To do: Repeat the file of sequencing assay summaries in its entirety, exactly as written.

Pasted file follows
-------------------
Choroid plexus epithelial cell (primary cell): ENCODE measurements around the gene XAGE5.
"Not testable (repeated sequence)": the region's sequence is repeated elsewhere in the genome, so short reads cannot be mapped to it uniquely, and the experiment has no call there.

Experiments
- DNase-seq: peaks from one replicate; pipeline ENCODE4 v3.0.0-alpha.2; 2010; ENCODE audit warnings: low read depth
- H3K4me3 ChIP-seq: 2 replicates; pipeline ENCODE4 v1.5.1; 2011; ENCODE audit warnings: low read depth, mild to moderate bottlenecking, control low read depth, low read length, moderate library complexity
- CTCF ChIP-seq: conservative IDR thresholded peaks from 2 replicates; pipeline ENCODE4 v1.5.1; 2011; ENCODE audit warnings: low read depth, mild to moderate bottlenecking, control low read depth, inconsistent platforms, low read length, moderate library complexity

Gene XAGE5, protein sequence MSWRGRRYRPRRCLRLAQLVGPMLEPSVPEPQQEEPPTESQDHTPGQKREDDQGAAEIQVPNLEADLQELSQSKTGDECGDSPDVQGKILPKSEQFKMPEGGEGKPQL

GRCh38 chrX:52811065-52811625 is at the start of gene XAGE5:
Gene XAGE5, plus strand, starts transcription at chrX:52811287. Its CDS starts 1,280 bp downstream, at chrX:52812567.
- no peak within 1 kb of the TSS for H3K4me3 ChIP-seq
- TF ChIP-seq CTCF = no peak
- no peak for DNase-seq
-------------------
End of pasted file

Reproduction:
Choroid plexus epithelial cell (primary cell): ENCODE measurements around the gene XAGE5.
"Not testable (repeated sequence)": the region's sequence is repeated elsewhere in the genome, so short reads cannot be mapped to it uniquely, and the experiment has no call there.

Experiments
- DNase-seq: peaks from one replicate; pipeline ENCODE4 v3.0.0-alpha.2; 2010; ENCODE audit warnings: low read depth
- H3K4me3 ChIP-seq: 2 replicates; pipeline ENCODE4 v1.5.1; 2011; ENCODE audit warnings: low read depth, mild to moderate bottlenecking, control low read depth, low read length, moderate library complexity
- CTCF ChIP-seq: conservative IDR thresholded peaks from 2 replicates; pipeline ENCODE4 v1.5.1; 2011; ENCODE audit warnings: low read depth, mild to moderate bottlenecking, control low read depth, inconsistent platforms, low read length, moderate library complexity

Gene XAGE5, protein sequence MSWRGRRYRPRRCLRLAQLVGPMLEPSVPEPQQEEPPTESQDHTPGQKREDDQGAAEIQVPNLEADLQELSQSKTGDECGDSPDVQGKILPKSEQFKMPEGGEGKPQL

GRCh38 chrX:52811065-52811625 is at the start of gene XAGE5:
Gene XAGE5, plus strand, starts transcription at chrX:52811287. Its CDS starts 1,280 bp downstream, at chrX:52812567.
- no peak within 1 kb of the TSS for H3K4me3 ChIP-seq
- TF ChIP-seq CTCF = no peak
- no peak for DNase-seq